Long hybrid ssDNA HDR templates enable
high yield non-viral cell therapy manufacturing
In collaboration with the Marson lab at the Gladstone-UCSF Institute of Genomic Immunology
CRISPR/Cas9 enables targeted genomic insertions, clearing the way for precise therapies for cancer, rare diseases, and more. One key advantage of targeted integration is conserving regulatory mechanisms controlling the expression of genes of interest. For example, investigators have found that targeting CAR constructs for insertion within the TRAC locus (T cell Receptor Alpha chain Constant region) leads to enhanced CAR-T cell potency and persistence (Eyquem et al. 2017).
T cell immunotherapies, such as CAR and TCR T cells, offer unparalleled opportunities for cancer patients. To make T cell therapies safer and more efficacious, scientists are developing innovative non-viral DNA payloads. Such is the case with the tools and approaches being developed by the Alexander Marson laboratory at UCSF, a leader in CRISPR/Cas9 based T cell genome editing.
Previously Marson’s lab had successfully established the use of CRISPR/Cas9 and guide RNA ribonucleoprotein complexes (RNPs), directly electroporated into T cells ex vivo, as an efficient gene editing strategy to develop TCR T cells. By following this strategy, Marson’s team has found that the format of the DNA payload critically determines insertion outcomes. For example, double-stranded DNA (dsDNA) can be efficiently knocked-in through co-electroporation with RNPs, especially when containing a Cas9 targeting sequence (CTS) (Nguyen et al. 2020). Nevertheless, the team found that dsDNA payloads also lead to more significant cellular toxicity than single-stranded DNA (ssDNA). Therefore, to harness the CTS-nuclear shuttling benefits while reducing toxicity associated with dsDNA payloads, Marson’s team has engineered a new approach consisting of a hybrid homology-directed repair DNA payload, which they refer to as a ssCTS template (Shy et al. 2021).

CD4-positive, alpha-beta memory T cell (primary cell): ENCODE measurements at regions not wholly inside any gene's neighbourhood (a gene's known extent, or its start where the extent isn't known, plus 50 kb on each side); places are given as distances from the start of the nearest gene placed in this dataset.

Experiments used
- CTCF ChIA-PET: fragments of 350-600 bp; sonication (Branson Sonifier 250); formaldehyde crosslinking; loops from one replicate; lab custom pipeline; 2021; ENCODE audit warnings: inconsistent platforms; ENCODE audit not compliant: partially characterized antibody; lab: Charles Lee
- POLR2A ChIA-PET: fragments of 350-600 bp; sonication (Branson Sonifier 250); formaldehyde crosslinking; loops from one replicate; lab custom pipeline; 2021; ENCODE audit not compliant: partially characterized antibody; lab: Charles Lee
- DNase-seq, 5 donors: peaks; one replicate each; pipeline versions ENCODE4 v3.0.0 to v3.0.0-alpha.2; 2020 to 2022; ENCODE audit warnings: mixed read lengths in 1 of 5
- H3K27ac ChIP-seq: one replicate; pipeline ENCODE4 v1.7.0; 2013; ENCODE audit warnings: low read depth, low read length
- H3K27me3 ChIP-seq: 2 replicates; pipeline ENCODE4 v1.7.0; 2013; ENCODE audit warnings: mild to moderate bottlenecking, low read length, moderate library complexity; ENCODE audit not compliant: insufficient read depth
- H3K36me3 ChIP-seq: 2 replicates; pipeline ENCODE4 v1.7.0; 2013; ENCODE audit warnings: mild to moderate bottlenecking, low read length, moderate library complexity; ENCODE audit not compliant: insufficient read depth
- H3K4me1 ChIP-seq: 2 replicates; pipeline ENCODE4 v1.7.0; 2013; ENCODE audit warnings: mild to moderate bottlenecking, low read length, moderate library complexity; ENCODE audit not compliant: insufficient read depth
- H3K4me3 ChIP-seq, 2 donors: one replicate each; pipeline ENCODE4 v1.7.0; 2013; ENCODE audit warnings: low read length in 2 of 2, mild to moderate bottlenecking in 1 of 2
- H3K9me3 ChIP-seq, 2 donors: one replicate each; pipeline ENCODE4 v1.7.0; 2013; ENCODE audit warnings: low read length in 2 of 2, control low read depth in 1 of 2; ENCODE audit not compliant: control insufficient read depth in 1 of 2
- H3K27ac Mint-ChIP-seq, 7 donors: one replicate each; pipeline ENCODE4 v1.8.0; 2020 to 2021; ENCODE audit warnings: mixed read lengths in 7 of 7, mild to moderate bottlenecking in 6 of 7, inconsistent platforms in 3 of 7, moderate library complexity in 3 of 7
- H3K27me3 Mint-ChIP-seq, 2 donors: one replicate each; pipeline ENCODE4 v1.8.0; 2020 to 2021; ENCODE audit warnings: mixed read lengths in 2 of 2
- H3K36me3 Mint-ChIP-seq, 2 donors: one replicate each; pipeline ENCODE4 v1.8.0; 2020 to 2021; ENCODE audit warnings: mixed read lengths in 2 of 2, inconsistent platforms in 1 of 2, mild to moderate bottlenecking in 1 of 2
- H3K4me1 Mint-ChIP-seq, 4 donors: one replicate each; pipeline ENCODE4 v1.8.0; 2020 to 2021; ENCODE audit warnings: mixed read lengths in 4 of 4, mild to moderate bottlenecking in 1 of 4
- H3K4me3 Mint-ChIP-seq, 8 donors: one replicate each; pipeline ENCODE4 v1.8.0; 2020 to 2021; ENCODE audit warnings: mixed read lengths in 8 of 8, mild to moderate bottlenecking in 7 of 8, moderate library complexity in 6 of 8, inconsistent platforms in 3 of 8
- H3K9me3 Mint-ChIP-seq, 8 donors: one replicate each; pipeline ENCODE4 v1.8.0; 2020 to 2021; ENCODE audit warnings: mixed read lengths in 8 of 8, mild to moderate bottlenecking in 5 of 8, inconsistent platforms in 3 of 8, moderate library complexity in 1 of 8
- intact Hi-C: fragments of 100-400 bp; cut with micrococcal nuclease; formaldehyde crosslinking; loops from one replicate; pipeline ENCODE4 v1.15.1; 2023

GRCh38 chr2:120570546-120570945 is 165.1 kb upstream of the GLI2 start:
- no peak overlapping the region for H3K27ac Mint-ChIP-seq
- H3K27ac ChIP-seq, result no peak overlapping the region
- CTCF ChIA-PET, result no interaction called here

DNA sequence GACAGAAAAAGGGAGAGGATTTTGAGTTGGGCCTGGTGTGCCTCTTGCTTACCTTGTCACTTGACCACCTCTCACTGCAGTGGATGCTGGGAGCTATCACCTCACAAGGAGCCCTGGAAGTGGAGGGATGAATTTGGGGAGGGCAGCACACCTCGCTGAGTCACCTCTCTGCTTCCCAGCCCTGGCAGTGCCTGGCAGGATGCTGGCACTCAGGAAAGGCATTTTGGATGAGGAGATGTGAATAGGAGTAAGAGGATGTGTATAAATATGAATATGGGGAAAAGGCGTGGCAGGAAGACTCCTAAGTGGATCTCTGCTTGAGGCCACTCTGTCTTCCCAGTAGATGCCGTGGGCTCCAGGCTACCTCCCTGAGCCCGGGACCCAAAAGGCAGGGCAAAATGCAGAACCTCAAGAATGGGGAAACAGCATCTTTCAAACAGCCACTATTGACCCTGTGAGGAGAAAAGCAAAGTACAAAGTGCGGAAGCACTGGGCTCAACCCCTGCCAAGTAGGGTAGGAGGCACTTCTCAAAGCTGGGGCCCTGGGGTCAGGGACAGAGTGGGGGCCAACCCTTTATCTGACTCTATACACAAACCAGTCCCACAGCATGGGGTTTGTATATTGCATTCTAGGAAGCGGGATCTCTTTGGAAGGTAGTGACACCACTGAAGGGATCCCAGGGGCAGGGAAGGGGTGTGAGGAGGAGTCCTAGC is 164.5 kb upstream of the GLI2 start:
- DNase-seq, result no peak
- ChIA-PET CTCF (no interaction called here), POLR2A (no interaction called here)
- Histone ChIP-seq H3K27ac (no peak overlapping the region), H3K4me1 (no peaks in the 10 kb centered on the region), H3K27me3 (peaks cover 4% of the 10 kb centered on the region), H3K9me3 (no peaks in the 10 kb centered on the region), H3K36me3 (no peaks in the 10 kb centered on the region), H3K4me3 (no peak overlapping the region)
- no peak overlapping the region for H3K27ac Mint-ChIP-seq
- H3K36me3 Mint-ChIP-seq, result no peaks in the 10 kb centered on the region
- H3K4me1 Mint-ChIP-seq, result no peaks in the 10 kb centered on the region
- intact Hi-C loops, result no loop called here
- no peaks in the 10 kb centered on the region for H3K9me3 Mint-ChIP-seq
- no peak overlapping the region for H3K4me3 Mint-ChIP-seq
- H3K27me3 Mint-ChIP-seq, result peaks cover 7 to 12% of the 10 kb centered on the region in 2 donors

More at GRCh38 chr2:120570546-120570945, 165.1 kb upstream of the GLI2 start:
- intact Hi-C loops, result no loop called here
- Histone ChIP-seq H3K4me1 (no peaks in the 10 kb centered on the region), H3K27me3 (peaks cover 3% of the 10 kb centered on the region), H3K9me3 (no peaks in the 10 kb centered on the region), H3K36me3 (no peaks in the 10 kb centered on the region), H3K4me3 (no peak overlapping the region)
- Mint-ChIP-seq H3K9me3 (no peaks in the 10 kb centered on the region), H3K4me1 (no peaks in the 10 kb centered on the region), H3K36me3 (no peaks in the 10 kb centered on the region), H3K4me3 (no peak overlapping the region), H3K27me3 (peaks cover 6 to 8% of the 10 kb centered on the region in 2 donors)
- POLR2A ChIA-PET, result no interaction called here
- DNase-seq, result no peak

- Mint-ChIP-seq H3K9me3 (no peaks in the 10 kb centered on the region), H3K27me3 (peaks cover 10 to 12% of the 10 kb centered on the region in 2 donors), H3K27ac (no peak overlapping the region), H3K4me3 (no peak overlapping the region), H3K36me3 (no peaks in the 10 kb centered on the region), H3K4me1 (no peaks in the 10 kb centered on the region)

Learn more about the new Hybrid ssDNA Homology-Directed Repair Template (HDRT) designs incorporating Cas9 target sites (CTS) and their performance across a broad range of loci and cell types.
Newly designed ssCTS templates containing two CTS domains, annealed through the use of complementary oligos, improved knock-in efficiency for ssDNA payloads. Marson’s team found that they could achieve close to 40% knock-in efficiency of longer sequences (~2.9kb), as exemplified by a B-cell maturation antigen (BCMA) specific CAR construct targeting the TRAC locus. Interestingly, upon further optimization, they discovered that only one CTS domain, annealed to the 5’ end of the long ssDNA payload, was sufficient to improve knock-in efficiency. The knock-in efficiency of optimized ssCTS payloads could be further enhanced by using small molecules (e.g., Non-homologous End Joining or NHEJ inhibitors) known to enhance the homology-directed repair process. Through this combined approach, the team achieved over 90% knock-in efficiency for some ssCTS payloads in clinically relevant cell types (i.e., primary human T cells).